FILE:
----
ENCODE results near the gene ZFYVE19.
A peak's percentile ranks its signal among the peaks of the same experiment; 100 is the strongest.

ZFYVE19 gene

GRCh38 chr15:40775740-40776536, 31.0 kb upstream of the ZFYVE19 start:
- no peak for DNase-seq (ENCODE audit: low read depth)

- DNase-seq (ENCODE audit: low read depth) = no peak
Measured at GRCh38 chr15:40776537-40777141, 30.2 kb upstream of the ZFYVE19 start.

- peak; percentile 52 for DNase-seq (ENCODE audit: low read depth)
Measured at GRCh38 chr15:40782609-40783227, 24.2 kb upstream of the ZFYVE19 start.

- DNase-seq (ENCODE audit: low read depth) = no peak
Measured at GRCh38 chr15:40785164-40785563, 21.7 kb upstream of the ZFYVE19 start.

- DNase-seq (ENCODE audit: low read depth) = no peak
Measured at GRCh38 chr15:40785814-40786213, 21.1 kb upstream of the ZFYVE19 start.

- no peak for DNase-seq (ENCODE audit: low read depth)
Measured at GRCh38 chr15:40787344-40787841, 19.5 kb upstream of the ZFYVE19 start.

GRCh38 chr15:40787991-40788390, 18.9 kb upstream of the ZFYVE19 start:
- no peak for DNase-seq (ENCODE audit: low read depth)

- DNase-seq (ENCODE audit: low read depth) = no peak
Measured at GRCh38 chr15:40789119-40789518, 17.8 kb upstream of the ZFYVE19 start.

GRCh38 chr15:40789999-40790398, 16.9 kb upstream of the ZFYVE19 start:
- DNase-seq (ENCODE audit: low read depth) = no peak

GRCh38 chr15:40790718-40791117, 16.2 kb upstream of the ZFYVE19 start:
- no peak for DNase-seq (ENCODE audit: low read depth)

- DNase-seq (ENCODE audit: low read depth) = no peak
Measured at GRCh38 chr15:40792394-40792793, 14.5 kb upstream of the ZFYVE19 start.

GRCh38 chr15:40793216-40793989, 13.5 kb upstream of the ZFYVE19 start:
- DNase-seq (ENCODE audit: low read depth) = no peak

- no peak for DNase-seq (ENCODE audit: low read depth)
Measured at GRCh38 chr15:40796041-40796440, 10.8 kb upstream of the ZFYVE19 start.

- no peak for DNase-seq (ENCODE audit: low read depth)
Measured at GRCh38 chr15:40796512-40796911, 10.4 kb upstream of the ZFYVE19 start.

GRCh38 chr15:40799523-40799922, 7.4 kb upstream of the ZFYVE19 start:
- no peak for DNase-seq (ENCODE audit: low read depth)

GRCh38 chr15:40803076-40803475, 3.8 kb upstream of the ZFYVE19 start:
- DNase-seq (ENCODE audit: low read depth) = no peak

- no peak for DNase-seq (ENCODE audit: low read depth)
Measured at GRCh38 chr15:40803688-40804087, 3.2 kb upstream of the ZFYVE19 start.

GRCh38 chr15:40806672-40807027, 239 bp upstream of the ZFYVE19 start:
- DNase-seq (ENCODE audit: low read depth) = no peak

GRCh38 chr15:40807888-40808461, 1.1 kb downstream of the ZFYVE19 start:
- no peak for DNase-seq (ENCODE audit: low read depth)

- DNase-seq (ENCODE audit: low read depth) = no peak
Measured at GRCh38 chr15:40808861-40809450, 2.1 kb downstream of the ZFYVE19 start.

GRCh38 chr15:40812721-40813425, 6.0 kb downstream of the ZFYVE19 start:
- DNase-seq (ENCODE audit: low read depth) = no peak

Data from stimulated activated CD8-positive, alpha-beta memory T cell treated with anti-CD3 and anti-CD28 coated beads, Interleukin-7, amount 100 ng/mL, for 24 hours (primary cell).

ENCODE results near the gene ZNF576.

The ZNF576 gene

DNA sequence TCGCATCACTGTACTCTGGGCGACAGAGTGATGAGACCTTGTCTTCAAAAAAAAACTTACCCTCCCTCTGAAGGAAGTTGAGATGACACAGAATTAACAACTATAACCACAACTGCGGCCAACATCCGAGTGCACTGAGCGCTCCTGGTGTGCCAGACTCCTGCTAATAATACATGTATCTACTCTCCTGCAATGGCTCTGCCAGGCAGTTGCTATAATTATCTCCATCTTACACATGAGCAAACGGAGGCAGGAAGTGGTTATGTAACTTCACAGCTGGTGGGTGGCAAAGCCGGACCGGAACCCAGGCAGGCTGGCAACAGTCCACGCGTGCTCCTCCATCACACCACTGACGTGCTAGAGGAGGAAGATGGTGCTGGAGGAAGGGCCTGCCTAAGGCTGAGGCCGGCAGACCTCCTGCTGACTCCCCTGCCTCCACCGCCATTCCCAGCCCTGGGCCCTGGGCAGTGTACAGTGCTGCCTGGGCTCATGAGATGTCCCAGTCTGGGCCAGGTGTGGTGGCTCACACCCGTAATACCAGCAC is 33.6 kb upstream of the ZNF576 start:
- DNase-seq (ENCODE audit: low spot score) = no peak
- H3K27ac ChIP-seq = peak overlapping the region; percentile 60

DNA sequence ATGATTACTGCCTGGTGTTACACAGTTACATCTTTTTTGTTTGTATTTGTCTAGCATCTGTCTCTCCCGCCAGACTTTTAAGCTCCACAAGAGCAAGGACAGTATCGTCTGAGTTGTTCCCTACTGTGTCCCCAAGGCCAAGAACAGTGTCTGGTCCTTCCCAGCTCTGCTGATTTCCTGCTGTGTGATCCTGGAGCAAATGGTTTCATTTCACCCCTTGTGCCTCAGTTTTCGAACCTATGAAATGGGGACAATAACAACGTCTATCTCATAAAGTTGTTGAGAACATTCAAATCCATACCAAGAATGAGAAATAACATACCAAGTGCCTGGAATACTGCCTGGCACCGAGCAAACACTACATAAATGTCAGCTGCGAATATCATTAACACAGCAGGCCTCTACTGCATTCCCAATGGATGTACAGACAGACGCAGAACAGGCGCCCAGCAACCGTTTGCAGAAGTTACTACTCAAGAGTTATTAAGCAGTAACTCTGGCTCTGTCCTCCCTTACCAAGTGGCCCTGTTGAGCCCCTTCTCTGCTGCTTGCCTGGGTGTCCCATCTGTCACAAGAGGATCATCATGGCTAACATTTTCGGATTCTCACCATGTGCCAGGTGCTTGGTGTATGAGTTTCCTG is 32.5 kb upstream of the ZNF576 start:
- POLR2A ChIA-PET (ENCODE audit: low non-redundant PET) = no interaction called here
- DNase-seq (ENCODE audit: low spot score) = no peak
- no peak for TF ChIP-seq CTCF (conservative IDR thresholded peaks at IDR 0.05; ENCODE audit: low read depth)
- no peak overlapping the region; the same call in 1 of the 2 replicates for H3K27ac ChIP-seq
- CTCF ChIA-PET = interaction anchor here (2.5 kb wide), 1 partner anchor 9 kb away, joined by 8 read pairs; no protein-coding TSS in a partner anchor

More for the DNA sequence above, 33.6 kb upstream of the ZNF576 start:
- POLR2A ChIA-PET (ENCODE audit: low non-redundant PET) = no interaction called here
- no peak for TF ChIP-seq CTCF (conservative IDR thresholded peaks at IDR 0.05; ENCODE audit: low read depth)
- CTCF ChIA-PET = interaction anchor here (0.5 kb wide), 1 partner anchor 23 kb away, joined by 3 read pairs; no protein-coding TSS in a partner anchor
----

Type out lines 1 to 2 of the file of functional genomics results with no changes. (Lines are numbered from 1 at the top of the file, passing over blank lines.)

ENCODE results near the gene ZFYVE19.
A peak's percentile ranks its signal among the peaks of the same experiment; 100 is the strongest.